Fashion brand creator who suffers from multiple health conditions

Fashion brand creator who suffers from multiple health conditions

June 5, 2022

Fashion designer with chronic health issues creates adapted clothing for people with disabilities – including tailored trousers for wheelchair users and tops that open up for IV drips

  • Victoria Jenkins, 36, from Islington, London, started Unhidden in 2017 
  • Her aim was to create clothes for disabled people that would be comfortable
  • Has worked in fashion industry since 2008 and has multiple health conditions

A fashion brand creator with chronic health issues has brand that produces adapted clothing for disabled people.

Victoria Jenkins, 36, from Islington, London, is the founder of Unhidden, which subtly tweaks popular styles to make them suitable for people with a range of needs, like trousers specifically tailored to fit wheelchair users.

There is also a layered dress to give easy access to stoma bags and shirts that open at the arm to make the shoulder and upper arm area accessible to people who need IV drips or other treatments like chemotherapy. 

Victoria, who previously worked for brands like Victoria Beckham, has a number of conditions including inflammatory bowel disease, small intestinal bacterial overgrowth and irritable bowel syndrome, which cause symptoms including stomach pain, tiredness, bloating, and a change in bowel habits.

She made the decision to start Unhidden to help others like her, who also struggle to wear tight clothing and with dressing, after seeing someone with a stoma needing to remove their clothes to receive treatment.

Victoria Jenkins, 36, from Islington, London, is the founder of Unhidden, which subtly tweaks popular styles to make them suitable for people with a range of needs, like trousers specifically tailored to fit wheelchair users 

Victoria has designed Unhidden’s clothing with discreet and hidden adaptations, compared to medical adaptive clothing, meaning that most people cannot see them it looks like everyone else’s clothing

She realised there were very few clothing options for disabled people which were not loungewear or pyjamas and wanted to create clothes to give them back their dignity. 

‘My stomach expands and contracts throughout the day and it cannot tolerate being restricted, for example in tight woven fabrics with no stretch in a waistband,’ she told FEMAIL.

‘Anything that might cut in or restrict movement is a nightmare for me and anything that requires a lot of twisting around to get it on I cannot twist so if I cannot pull it on or the fastening is not on the side I cannot wear it.’

Victoria graduated from London fashion school Istituto Marangoni and landed a job at a number of brands including Victoria Beckham. 

However she found an overall lack of understanding towards her medical needs. 


All of Unhidden’s clothes are made from deadstock/surplus fabric left over from other brands that would otherwise have gone to landfill. The clothing, shown here at London Fashion Week, includes wrap tops that can be tied at the front or back which have winged sleeves for ease of arm movement and silk shirts which allow access to arm ports

Victoria said the problem of inclusivity in the fashion industry is a ‘huge problem’ to fix but said ‘someone’s got to start somewhere’

‘There were a few days I just felt really unwell and I spent quite a lot of time seeing a lot of doctors,’ she said. ‘They [her employers] weren’t always great about it. It’s like nothing could ever be late or delayed because of it.’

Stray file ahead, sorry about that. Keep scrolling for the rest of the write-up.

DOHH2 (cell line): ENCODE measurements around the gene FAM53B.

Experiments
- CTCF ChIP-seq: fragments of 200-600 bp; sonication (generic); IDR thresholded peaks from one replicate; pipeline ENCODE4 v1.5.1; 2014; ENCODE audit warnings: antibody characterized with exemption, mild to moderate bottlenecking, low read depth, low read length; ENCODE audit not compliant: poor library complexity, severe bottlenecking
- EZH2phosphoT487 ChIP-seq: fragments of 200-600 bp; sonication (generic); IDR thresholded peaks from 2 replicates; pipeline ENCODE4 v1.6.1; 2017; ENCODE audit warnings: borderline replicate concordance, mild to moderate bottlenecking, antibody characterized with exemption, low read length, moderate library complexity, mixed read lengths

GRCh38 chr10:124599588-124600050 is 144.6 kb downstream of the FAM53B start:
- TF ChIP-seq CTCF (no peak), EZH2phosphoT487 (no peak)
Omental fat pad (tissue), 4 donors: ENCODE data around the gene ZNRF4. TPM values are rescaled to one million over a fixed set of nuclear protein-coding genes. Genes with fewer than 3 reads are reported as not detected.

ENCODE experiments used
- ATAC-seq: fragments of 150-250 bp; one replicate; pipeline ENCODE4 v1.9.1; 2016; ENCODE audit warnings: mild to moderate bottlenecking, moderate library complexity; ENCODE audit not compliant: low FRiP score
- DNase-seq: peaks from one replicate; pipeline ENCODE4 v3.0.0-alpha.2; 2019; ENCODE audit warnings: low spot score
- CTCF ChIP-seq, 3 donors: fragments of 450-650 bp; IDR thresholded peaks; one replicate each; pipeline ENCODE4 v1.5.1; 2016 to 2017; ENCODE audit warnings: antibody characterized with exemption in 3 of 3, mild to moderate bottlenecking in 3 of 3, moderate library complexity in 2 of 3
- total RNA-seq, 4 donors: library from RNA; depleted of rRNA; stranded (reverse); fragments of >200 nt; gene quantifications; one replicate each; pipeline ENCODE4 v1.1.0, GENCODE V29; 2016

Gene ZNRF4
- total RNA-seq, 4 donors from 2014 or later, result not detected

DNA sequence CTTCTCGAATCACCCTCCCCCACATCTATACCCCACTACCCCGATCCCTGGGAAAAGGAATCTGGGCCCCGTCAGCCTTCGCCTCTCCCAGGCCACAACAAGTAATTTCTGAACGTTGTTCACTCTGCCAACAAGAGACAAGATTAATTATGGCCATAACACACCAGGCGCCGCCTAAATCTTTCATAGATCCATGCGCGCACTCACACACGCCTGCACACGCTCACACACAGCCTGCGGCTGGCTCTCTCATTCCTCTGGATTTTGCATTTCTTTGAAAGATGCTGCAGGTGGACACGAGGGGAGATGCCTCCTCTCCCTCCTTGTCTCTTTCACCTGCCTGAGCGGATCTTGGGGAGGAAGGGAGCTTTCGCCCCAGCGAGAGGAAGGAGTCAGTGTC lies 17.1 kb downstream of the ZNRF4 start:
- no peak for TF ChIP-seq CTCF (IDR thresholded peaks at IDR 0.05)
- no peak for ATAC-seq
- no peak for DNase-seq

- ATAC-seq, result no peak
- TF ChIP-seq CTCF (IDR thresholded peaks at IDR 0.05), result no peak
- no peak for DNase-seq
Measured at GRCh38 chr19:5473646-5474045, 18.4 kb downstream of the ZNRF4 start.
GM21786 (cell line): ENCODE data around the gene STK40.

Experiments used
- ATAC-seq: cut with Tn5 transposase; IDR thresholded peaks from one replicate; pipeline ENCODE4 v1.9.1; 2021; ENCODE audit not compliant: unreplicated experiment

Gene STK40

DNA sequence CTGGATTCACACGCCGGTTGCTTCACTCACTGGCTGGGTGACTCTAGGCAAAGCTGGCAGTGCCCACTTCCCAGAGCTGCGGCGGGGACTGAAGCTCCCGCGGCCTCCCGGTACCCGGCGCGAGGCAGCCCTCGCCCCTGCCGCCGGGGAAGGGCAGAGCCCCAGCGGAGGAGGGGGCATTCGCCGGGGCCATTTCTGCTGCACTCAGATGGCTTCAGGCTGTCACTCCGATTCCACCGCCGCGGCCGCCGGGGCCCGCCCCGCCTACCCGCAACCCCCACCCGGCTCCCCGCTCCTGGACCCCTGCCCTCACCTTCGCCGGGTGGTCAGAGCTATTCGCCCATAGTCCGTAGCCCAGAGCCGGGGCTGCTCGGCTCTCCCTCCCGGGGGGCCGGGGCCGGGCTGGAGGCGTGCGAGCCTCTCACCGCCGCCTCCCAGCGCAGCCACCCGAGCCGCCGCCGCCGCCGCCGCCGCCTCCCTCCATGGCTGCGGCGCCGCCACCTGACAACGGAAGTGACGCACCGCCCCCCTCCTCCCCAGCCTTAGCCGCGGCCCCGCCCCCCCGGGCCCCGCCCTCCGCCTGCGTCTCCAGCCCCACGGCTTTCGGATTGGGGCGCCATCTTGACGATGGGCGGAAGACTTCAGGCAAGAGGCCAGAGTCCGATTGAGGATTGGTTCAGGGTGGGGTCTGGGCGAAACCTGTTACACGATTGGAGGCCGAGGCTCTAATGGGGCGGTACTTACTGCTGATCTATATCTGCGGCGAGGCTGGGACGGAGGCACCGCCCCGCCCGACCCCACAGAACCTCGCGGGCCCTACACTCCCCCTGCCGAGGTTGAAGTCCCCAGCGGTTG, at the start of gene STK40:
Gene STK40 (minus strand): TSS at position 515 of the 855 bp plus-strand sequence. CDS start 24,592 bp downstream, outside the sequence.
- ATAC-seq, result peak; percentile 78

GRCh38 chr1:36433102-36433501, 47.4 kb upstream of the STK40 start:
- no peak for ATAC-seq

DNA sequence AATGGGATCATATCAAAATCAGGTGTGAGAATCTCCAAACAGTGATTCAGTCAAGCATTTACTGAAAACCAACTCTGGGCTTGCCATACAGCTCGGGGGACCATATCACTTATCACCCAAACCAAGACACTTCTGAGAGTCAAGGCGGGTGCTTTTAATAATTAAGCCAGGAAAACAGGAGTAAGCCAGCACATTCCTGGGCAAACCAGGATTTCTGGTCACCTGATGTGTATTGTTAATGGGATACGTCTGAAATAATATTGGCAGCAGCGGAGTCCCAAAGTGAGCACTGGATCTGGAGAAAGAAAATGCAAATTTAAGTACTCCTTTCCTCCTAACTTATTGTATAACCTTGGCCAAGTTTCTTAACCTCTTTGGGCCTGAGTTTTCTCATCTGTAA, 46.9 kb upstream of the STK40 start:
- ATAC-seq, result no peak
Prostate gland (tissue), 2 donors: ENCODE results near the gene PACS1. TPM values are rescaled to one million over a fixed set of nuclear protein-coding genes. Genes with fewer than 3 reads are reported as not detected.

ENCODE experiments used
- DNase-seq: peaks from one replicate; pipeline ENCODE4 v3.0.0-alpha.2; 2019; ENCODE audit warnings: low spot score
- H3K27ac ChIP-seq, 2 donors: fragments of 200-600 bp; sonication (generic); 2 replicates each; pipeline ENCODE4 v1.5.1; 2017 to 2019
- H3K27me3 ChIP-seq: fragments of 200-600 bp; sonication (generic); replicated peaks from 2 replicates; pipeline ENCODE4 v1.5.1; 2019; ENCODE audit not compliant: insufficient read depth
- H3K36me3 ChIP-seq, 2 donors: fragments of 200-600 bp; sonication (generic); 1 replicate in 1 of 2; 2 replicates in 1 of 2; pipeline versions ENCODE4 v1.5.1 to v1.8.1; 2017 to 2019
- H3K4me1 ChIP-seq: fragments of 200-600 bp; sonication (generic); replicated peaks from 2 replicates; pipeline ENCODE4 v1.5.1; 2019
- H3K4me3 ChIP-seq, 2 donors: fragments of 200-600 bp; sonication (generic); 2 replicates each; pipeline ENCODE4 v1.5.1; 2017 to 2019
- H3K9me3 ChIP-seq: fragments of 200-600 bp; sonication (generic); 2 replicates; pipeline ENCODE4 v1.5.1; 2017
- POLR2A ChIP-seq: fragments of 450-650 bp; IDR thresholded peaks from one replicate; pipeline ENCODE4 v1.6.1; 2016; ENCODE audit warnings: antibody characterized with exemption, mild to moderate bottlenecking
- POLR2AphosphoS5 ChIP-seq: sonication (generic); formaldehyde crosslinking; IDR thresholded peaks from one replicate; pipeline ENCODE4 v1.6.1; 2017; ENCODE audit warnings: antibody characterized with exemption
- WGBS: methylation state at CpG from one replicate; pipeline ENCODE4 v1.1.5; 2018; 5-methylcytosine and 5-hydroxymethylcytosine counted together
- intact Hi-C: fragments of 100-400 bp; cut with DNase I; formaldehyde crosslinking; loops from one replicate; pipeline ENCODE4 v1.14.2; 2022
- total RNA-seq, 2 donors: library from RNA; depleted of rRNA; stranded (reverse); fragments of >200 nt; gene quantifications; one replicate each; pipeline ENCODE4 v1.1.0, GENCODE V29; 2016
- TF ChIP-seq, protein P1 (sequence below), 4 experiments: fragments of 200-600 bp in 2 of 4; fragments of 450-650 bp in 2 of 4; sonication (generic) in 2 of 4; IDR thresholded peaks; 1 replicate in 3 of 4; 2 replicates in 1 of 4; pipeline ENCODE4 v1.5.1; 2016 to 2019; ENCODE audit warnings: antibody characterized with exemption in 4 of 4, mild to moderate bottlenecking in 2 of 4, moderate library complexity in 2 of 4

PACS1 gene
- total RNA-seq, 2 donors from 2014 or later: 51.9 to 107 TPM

After her stay in hospital in 2012 when a stomach ulcer burst and she was later diagnosed with conditions including gastroparesis, IBS and IBD, she felt she was often a burden to the team.

It became increasingly difficult and frustrating for Victoria, even when she worked remotely. 

‘They absolutely checked up on you. That in itself was very stressful because obviously it was people trying to prove you are doing something.

Victoria’s collection has featured at London Fashion Week and she is passionate about inclusivity, working with models with disabilities to showcase her clothing, aiming for accessibility within fashion. Pictured is one of her pieces at London Fashion Week

She added: ‘When you’re getting really sick some of the time you just want to say “Can’t I just be sick?”‘ 

Victoria made the decision to go freelance in 2017 and founded Unhidden.

Although running her own business is stressful, she explained that being her own boss also has its bonuses.    

‘I have good and bad days running Unhidden,’ she said. ‘Because I work from home sometimes I need to have a bath. Sometimes I’ll just need to lie down for an hour and I can do that because I work for myself.’

There has been an Unhidden pop-up shop in Oxford Street in 2021 and is available to buy online. 


The wrap tops can also be used for discreet tube access and wheelchair users. The adaptations to the clothing are subtle and look like everyone else’s clothing, allowing for dignity and differing to medically adapted clothing

Unhidden pieces cost between £30 and £90. Victoria hopes to bring down the price point once she can afford factory minimums for production runs. 

The designs are made from deadstock/surplus fabric left over from other brands that would otherwise have gone to landfill. 

Victoria also hopes to bring a change to the fashion industry as a whole.     

She said: ‘I think there needs to be some kind of mandate or policy change. I think fashion businesses need to be far more transparent on how many disabled employees they have.

‘I know I never saw a wheelchair user anywhere that I’ve ever worked. They’ve done so much when it comes to mental health but not disabilities. I think they have lots of mental health first aiders that they train. Capitalism is quite ableist in itself.’

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